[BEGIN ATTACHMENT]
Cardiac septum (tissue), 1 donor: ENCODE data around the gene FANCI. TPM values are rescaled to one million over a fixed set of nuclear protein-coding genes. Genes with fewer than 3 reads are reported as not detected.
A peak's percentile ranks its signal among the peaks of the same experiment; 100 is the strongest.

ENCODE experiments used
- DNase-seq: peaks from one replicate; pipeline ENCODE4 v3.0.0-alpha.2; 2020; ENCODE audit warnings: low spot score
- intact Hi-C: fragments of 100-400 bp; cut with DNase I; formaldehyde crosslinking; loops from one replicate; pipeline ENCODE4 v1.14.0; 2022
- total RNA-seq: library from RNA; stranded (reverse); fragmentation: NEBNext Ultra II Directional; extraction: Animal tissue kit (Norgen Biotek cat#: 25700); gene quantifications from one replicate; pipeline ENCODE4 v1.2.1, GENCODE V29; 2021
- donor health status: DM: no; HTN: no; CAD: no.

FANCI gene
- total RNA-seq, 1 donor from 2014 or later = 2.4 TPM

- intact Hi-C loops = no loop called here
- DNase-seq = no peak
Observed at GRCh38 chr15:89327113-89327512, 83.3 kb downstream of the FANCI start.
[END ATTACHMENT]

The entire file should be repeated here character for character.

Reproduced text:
Cardiac septum (tissue), 1 donor: ENCODE data around the gene FANCI. TPM values are rescaled to one million over a fixed set of nuclear protein-coding genes. Genes with fewer than 3 reads are reported as not detected.
A peak's percentile ranks its signal among the peaks of the same experiment; 100 is the strongest.

ENCODE experiments used
- DNase-seq: peaks from one replicate; pipeline ENCODE4 v3.0.0-alpha.2; 2020; ENCODE audit warnings: low spot score
- intact Hi-C: fragments of 100-400 bp; cut with DNase I; formaldehyde crosslinking; loops from one replicate; pipeline ENCODE4 v1.14.0; 2022
- total RNA-seq: library from RNA; stranded (reverse); fragmentation: NEBNext Ultra II Directional; extraction: Animal tissue kit (Norgen Biotek cat#: 25700); gene quantifications from one replicate; pipeline ENCODE4 v1.2.1, GENCODE V29; 2021
- donor health status: DM: no; HTN: no; CAD: no.

FANCI gene
- total RNA-seq, 1 donor from 2014 or later = 2.4 TPM

- intact Hi-C loops = no loop called here
- DNase-seq = no peak
Observed at GRCh38 chr15:89327113-89327512, 83.3 kb downstream of the FANCI start.